According to a recent study, child abuse is significantly underreported by primary health care providers. Researchers from Boston University School of Medicine and Boston Medical Center used a subsample of injuries drawn from the national Child Abuse Reporting and Experience Study, which included over 15000 child injury cases. Researchers interviewed primary care providers (PCPs) about 111 cases involving injured children, six weeks and six months after they treated the children. The cases were also reviewed by five child abuse experts.
Of the cases that were reviewed, the researchers found that the PCP did not report 21 percent of injuries that the experts said they would have reported to child protective services. This finding is substantial because in 81 percent of the physical injury cases, the primary health care providers and experts agreed about the suspicion of abuse. So while PCPs are trained in how to identify child abuse injuries, they need to be educated on why they need to report, how to report, and what information they need to provide.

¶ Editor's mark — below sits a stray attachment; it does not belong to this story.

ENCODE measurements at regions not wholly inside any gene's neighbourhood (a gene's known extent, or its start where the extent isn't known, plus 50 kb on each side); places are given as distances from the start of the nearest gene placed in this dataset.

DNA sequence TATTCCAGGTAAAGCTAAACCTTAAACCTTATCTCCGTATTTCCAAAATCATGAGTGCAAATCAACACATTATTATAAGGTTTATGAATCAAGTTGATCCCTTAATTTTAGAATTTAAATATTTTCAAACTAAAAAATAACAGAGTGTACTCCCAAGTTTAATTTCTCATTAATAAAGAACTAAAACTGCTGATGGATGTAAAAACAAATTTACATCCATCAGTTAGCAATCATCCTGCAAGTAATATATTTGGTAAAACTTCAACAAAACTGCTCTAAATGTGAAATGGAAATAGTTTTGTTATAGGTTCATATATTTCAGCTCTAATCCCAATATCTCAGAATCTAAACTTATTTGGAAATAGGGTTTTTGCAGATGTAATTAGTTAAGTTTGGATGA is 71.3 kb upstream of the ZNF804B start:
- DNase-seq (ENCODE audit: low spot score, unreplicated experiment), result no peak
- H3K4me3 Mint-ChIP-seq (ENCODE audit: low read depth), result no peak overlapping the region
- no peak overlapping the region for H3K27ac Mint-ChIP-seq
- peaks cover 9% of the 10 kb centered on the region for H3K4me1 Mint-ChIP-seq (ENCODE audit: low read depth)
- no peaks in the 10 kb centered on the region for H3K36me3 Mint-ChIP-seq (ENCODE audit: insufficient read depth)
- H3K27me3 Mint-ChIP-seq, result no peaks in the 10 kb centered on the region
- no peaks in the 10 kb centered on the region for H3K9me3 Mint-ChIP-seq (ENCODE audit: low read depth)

The researchers explained that identifying an injury caused by child abuse can be difficult and that only the responsible person and the child witness the event. In addition, they note various reasons why PCP’s may not report including questioning their own judgment of whether an injury is enough to meet the standard of reasonable suspicion for abuse, bond with the parent/caregiver, and awareness of the overwhelmed and overburdened Department of Social Services. The findings suggest that PCPs require better training in the diagnosis and management of child abuse, and as a result, they are working with the American Academy of Pediatrics and others to get more training for pediatricians.
Under the CAPTA Reauthorization Act of 2010 (P.L. 111-320), the Department of Health and Human Services is now required to maintain and disseminate information on the medical diagnosis and treatment of child maltreatment. The law also provides new support for research that focuses on effective practices in medical diagnosis of child abuse and neglect as well as effective collaborations between child protective services and medical providers.